NPT PrepCom and the US-India Nuclear Deal Nuke Info Tokyo 118
In a park in Vienna
friends plant a tree
in memory of Mayor ItohCeremony in memory of Nagasaki Mayor Iccho Itoh, slain on April 17th by a member of an organized crime syndicate.
The ceremony was held on May 4th in the park behind the Vienna International Center during the NPT PrepCom.
At the beginning of May, I went to Vienna to attend the first Preparatory Committee for the 2010 Review Conference of the Parties to the Treaty on the Non-Proliferation of Nuclear Weapons. When I returned to Tokyo, after the PrepCom had been running for one week, discussion of substantive issues had not even begun. Iran was blocking consensus on the agenda, because the draft under consideration stated that the PrepCom reaffirmed “the need for full compliance with the Treaty”.
One would have thought that was a reasonable thing to reaffirm, but evidently Iran feared being made a scapegoat. NGOs and diplomats from other governments pointed out to the Iranian delegation that this phrase not only referred to the state of compliance of non-nuclear weapons states (NNWS) with their obligations under Article 4 of the NPT. It also referred to the nuclear weapons states’ (NWS) (lack of) compliance with their obligations under Article 6. Finally Iran accepted a compromise proposed by South Africa spelling out the understanding that “compliance with the Treaty” means with all provisions of the Treaty. This enabled substantive discussions to begin, albeit much later than scheduled.
The NPT regime faces numerous grave challenges, relating to both nuclear proliferation and disarmament. My main purpose in going to Vienna was to address one of these challenges. I wanted to draw attention to the threat posed by the US-India nuclear deal. This deal would undermine the basis of the NPT by allowing India, which is not a member of the NPT and which possesses and has tested nuclear weapons, to engage in nuclear trade with the US and, through amendment of the rules of the Nuclear Suppliers Group of countries (NSG), with the rest of the world (see NIT 117). My objective was to turn disparate national NGO campaigns into an international campaign and to generate formal discussion among NPT states parties.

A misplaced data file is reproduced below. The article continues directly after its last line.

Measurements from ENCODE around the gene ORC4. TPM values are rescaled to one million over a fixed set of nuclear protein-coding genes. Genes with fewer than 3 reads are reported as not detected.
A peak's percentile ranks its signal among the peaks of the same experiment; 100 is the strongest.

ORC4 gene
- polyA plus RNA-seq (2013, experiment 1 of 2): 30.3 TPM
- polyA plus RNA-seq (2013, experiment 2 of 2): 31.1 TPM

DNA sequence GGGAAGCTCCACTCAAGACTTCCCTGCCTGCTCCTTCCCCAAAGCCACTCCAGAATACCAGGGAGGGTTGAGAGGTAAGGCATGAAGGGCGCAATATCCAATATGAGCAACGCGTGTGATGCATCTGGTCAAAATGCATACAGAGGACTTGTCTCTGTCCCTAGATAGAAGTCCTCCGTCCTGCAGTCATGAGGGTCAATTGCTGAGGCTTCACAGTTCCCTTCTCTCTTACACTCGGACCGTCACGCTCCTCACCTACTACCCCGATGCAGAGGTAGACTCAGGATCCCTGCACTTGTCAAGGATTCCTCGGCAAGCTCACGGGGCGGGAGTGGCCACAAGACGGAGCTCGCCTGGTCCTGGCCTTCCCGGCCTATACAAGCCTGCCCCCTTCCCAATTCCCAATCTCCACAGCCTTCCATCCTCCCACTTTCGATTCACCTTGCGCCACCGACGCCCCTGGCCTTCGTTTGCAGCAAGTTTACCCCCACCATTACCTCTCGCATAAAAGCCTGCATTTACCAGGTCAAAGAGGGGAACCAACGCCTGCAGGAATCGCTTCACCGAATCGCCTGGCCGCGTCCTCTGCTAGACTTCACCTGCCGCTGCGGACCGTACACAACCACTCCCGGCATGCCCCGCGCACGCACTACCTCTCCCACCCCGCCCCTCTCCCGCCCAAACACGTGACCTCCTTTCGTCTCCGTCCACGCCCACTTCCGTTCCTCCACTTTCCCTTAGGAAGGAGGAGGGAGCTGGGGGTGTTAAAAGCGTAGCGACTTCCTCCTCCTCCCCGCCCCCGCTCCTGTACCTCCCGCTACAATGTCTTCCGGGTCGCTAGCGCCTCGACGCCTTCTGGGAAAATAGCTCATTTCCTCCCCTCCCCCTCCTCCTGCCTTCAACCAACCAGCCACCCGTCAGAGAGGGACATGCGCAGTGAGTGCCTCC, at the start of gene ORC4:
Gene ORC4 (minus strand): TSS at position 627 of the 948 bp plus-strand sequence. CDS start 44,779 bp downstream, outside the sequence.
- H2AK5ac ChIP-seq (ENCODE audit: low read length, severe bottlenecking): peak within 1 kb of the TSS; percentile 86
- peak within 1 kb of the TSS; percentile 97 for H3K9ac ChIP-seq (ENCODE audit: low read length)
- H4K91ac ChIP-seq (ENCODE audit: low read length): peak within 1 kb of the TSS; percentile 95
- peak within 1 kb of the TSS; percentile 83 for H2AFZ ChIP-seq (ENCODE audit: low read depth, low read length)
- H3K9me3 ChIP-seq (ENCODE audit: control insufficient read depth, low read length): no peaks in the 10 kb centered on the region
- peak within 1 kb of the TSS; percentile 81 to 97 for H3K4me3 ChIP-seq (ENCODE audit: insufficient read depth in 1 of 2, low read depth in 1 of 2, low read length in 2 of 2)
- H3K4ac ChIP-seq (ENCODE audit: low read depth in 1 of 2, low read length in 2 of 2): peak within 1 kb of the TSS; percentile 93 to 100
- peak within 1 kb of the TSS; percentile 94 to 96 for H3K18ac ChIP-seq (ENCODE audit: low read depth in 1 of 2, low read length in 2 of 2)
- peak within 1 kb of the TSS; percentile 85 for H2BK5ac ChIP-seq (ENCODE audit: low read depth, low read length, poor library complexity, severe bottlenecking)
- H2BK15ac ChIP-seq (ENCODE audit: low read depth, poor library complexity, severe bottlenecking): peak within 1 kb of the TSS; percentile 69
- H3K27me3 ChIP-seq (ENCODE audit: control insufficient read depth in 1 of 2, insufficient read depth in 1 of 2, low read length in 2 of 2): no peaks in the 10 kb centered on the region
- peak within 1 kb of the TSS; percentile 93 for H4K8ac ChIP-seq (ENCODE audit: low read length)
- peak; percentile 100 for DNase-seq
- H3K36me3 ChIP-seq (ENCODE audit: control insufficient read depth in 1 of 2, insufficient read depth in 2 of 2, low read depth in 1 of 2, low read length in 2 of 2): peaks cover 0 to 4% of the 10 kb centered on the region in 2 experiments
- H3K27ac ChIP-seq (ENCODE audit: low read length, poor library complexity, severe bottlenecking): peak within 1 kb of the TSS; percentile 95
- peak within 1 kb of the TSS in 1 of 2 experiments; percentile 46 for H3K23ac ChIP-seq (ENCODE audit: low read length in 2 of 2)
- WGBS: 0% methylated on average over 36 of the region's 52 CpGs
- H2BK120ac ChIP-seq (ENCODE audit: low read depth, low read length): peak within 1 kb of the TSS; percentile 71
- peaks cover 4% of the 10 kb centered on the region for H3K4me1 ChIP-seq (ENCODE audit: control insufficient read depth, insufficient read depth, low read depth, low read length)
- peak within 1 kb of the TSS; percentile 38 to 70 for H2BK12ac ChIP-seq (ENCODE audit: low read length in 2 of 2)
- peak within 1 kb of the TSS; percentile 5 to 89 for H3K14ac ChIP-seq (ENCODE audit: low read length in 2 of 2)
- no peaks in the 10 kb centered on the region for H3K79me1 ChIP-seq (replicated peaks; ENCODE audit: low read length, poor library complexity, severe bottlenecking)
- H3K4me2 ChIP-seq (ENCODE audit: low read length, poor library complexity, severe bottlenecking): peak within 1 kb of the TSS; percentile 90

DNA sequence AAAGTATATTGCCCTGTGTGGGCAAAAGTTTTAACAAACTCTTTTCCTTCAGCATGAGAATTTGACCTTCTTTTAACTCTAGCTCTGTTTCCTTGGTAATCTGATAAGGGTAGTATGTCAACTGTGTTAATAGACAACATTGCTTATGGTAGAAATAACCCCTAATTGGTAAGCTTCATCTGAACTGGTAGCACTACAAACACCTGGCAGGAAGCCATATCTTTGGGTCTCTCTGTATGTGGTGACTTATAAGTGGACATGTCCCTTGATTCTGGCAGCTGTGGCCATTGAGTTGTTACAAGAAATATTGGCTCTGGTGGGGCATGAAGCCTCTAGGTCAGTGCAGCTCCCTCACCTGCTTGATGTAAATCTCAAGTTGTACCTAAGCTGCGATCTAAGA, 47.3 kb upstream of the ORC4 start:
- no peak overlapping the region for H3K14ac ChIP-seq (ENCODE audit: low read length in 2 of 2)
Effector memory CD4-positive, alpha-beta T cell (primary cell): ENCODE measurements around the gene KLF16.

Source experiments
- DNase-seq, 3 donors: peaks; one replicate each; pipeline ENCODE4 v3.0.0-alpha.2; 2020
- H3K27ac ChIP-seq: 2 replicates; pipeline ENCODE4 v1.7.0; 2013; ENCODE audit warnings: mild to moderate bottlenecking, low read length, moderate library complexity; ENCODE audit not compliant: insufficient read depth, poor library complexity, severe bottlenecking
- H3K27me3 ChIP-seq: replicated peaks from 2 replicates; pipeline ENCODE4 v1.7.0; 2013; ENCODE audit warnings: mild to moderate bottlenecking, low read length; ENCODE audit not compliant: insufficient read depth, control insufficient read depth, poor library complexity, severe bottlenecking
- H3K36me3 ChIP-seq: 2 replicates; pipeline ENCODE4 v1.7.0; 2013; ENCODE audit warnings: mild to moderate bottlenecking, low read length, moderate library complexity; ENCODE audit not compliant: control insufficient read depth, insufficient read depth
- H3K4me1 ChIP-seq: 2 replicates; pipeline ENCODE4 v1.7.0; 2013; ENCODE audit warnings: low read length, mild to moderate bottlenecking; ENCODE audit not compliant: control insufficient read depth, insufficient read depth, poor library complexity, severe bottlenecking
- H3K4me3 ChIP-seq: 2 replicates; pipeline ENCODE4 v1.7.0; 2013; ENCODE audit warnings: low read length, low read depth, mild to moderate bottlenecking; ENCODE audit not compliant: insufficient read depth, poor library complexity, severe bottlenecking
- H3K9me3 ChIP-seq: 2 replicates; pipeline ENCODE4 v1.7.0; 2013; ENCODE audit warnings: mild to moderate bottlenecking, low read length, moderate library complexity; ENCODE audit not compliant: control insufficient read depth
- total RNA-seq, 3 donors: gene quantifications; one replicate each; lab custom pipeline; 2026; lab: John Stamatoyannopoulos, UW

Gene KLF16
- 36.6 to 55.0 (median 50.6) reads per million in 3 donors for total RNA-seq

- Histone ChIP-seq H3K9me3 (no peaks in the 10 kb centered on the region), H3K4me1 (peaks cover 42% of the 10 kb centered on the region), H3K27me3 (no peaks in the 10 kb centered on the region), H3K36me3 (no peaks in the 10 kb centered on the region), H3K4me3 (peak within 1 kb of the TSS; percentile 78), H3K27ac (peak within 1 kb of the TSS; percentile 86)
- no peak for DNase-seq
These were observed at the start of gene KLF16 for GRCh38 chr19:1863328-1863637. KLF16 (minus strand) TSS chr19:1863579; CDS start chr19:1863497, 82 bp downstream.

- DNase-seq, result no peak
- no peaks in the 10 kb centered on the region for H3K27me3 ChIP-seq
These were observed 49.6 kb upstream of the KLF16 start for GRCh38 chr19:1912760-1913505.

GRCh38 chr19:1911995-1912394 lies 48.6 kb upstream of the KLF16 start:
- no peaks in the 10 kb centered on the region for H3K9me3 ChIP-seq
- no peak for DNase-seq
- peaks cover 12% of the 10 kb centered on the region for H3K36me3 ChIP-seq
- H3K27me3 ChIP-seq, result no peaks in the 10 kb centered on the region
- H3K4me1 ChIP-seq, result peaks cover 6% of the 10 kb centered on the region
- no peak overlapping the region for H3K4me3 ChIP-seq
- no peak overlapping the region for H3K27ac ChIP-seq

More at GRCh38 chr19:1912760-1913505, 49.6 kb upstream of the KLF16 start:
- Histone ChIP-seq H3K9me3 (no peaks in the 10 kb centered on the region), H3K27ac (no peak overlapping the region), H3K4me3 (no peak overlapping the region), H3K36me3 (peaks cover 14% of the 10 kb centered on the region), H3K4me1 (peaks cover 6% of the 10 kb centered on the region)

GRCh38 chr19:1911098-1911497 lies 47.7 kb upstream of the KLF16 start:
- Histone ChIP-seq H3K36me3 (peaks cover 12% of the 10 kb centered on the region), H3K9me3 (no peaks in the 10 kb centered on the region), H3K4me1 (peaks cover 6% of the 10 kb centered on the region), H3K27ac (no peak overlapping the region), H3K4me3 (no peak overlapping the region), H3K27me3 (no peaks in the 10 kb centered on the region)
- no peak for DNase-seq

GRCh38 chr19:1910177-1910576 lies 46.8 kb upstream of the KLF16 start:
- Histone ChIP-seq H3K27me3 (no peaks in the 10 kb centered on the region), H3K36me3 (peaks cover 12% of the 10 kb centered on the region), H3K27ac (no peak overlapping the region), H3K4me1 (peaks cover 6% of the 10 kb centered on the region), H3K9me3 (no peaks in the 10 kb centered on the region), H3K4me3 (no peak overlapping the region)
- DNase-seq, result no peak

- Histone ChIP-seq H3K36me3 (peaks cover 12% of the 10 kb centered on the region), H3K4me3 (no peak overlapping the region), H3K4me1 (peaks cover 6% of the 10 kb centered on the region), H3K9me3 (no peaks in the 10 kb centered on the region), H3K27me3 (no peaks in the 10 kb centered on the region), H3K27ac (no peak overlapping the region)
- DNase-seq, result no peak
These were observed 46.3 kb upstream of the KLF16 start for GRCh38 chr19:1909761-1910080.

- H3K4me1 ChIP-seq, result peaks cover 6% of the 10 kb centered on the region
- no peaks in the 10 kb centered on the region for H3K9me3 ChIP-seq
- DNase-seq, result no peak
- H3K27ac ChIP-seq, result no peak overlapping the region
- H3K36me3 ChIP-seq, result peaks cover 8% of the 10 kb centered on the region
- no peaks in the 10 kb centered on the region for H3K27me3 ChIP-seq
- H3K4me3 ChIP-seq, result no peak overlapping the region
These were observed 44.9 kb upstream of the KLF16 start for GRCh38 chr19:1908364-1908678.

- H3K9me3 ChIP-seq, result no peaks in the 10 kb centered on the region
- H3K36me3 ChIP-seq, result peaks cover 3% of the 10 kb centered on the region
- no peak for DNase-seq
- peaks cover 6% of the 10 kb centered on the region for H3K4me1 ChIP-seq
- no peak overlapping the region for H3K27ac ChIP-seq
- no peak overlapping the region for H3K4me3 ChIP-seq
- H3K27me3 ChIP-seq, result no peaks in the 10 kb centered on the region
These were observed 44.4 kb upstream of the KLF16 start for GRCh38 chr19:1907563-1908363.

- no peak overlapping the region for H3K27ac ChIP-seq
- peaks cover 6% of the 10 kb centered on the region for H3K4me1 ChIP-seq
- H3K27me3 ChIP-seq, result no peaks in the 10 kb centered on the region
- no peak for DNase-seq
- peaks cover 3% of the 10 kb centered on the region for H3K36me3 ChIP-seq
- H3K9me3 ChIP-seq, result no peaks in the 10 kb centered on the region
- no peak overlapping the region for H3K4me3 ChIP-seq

Thanks to support from the other NGOs present, the first objective was achieved. It was agreed at the Abolition 2000 Annual General Meeting, held on May 6th, that a one-year working group would be set up within the Abolition 2000 network. Already people from seven countries have expressed interest in being involved. Hopefully this will be expanded over the life of the project.
As for the second objective, some of the governmental statements referred (directly or indirectly) to the US-India deal. Some governments spoke of the need to universalize the NPT. It was encouraging that Japan mentioned India, Pakistan and Israel by name when reiterating its call that they accede to the NPT as non-nuclear weapons states. Switzerland went further, saying, “…the project of co-operation in the field of civilian nuclear energy between India and the USA will not be without consequences for the non-proliferation regime based on the NPT. If this project is carried out it will call into question the validity of the compromise which enabled a consensus to be found on the extension of the NPT at the 1995 Review Conference.”
Hoping to stimulate more debate, the Abolition 2000 AGM approved a statement to be handed to diplomats recommending that they challenge the US to show how the US-India nuclear deal can be reconciled with the NPT consensus position. The statement made clear that we believe the deal is inconsistent with the consensus position adopted at previous NPT Review Conferences and with UN Security Resolution 1172.
Our purpose in taking this approach was twofold. Firstly, we wanted to expand the debate beyond the NSG. The terms of the legislation passed by Congress in December last year require Congressional approval of a bilateral agreement between the US and India, negotiation of an IAEA safeguards agreement, and consensus agreement of the NSG. However, it is clearly inappropriate for the NSG, with only 45 member countries, most of which are members of nuclear alliances, to have the final word on the deal when it affects all NPT parties, the majority of which are not members of such alliances. Secondly, we wanted to provoke a debate in which the onus was on the US to justify the deal in terms of the NPT. By demonstrating that precedent is against the deal, we hope to prevent a situation where the burden of proof is shifted to those NPT parties which are concerned about the deal.
We are in no doubt that if the deal were to proceed in its current form it would have a profoundly negative impact on the NPT and the non-proliferation regime in general. We are confident too that the US will fail to convince NPT states parties that the deal is consistent with the current consensus. We recognize that the current situation in which four nuclear-armed states (the above-mentioned three plus North Korea) remain outside the NPT is untenable and that the failure of the five officially recognized NWS to dismantle their nuclear arsenals is the key obstacle to progress. A way forward must be found on these and other issues, but the US-India nuclear deal, which would effectively increase the number of officially recognized NWS from five to six, is not the solution.
Philip White (CNIC international liaison officer & NIT editor)